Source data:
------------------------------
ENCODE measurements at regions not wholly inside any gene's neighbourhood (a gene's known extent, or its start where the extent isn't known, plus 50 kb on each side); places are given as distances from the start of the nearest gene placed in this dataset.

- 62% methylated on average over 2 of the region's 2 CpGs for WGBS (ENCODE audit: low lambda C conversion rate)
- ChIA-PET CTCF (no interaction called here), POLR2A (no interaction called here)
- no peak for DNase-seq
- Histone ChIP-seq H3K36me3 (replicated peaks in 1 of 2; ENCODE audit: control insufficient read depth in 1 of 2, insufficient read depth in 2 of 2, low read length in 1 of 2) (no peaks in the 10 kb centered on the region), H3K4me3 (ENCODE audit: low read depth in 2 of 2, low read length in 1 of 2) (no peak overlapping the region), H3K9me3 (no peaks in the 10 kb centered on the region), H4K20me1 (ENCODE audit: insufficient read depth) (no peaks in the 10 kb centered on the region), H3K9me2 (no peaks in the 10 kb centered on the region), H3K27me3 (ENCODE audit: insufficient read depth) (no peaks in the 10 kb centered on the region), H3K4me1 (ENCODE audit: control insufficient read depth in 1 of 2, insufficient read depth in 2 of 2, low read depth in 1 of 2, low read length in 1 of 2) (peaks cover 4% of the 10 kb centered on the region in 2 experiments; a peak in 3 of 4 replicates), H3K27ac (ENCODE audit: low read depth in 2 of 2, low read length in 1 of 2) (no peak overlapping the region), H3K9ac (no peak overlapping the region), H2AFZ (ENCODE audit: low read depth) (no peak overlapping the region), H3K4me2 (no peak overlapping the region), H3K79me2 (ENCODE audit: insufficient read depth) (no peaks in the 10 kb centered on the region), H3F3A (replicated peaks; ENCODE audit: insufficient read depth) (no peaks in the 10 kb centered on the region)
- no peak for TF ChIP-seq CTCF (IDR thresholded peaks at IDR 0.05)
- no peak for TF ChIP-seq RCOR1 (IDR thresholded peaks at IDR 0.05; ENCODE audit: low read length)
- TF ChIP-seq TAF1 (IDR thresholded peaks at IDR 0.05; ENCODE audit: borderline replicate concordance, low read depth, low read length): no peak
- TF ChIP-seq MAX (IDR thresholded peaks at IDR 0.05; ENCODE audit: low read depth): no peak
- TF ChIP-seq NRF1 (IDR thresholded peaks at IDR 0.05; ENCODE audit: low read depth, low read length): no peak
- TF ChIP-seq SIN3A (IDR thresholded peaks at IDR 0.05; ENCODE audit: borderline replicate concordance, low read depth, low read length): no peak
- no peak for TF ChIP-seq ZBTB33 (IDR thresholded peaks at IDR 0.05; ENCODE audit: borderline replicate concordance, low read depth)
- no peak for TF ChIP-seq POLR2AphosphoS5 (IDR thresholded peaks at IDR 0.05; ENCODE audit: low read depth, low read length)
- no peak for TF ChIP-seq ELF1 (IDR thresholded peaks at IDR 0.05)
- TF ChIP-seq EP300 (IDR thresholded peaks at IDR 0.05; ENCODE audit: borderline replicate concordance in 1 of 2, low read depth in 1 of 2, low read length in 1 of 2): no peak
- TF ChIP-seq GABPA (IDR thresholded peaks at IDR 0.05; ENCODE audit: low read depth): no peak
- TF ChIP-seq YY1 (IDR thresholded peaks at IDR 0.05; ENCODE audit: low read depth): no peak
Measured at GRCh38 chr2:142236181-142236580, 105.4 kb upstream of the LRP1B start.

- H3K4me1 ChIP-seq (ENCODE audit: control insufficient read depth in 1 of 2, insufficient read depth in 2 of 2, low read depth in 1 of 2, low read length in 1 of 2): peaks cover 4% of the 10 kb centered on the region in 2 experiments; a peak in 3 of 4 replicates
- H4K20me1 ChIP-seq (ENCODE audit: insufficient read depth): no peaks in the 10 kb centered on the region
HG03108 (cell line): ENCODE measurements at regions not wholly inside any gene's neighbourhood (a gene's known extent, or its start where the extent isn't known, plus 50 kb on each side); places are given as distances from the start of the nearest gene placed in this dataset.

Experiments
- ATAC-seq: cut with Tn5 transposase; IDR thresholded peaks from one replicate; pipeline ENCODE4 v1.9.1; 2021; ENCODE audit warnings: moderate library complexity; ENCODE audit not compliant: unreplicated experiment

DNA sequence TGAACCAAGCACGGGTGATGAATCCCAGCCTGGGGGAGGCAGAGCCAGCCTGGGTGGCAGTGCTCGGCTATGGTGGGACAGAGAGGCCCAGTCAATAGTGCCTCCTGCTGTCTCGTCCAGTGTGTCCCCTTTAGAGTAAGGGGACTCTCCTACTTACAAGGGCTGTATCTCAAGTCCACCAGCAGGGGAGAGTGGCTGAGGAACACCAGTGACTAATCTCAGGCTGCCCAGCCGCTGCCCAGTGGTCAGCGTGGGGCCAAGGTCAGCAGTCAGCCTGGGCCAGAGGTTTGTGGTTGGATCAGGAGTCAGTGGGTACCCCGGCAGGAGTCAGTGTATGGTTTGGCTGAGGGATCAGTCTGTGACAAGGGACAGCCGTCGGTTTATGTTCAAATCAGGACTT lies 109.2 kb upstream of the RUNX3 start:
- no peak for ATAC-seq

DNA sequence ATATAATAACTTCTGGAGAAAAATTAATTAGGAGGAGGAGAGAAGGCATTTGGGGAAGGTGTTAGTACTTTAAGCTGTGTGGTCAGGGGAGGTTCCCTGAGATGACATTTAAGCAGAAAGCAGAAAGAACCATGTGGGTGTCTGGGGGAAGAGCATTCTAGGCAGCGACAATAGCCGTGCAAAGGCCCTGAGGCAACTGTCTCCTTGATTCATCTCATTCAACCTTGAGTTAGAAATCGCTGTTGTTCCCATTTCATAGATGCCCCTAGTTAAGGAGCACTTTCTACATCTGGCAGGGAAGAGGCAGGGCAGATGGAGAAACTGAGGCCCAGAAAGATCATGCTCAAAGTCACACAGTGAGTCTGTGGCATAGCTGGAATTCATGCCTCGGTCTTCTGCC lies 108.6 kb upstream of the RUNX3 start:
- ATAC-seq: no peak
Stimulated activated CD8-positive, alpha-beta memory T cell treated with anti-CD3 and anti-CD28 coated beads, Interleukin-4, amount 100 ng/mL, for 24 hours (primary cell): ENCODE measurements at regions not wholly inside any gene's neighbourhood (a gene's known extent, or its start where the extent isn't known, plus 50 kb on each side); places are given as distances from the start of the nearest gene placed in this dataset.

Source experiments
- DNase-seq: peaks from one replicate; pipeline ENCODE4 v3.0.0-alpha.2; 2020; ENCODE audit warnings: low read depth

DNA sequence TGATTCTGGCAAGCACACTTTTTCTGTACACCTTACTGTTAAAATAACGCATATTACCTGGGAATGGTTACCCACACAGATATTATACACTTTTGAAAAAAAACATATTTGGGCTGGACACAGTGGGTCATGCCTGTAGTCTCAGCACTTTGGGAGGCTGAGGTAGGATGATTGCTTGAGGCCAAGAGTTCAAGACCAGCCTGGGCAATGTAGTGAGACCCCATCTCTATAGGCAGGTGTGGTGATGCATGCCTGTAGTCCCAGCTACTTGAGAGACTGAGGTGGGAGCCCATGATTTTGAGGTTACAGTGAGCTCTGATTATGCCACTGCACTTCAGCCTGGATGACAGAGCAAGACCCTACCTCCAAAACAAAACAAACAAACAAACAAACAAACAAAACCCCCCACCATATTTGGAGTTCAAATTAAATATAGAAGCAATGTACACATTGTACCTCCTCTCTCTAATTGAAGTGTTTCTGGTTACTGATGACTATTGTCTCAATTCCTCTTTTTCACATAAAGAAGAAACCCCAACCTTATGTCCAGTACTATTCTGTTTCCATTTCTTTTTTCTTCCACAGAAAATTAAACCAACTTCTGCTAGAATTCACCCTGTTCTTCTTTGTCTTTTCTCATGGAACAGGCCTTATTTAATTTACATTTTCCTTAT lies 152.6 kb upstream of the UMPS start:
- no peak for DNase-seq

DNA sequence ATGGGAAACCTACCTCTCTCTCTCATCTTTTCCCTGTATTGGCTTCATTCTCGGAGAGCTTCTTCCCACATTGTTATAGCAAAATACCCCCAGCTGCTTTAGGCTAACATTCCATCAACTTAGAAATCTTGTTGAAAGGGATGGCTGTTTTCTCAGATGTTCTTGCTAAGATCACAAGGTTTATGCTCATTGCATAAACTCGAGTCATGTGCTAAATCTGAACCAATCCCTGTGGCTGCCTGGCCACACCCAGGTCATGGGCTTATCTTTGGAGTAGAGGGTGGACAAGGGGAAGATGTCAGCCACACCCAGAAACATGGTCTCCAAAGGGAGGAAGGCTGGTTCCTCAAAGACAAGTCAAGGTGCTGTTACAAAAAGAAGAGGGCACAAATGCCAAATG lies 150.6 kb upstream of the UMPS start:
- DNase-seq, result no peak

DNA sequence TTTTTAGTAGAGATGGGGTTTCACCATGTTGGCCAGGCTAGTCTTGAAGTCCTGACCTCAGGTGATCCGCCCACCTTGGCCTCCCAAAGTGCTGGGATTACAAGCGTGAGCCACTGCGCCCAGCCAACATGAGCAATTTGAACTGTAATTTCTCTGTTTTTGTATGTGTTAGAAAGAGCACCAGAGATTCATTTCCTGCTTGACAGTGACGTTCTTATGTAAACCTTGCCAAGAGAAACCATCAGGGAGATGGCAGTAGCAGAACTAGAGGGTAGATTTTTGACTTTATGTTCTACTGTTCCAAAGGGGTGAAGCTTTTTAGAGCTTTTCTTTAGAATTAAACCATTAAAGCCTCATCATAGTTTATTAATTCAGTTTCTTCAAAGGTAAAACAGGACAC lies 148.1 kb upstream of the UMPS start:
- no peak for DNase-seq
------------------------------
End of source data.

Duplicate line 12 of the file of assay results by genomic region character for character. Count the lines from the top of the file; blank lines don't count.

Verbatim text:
- no peak for TF ChIP-seq ZBTB33 (IDR thresholded peaks at IDR 0.05; ENCODE audit: borderline replicate concordance, low read depth)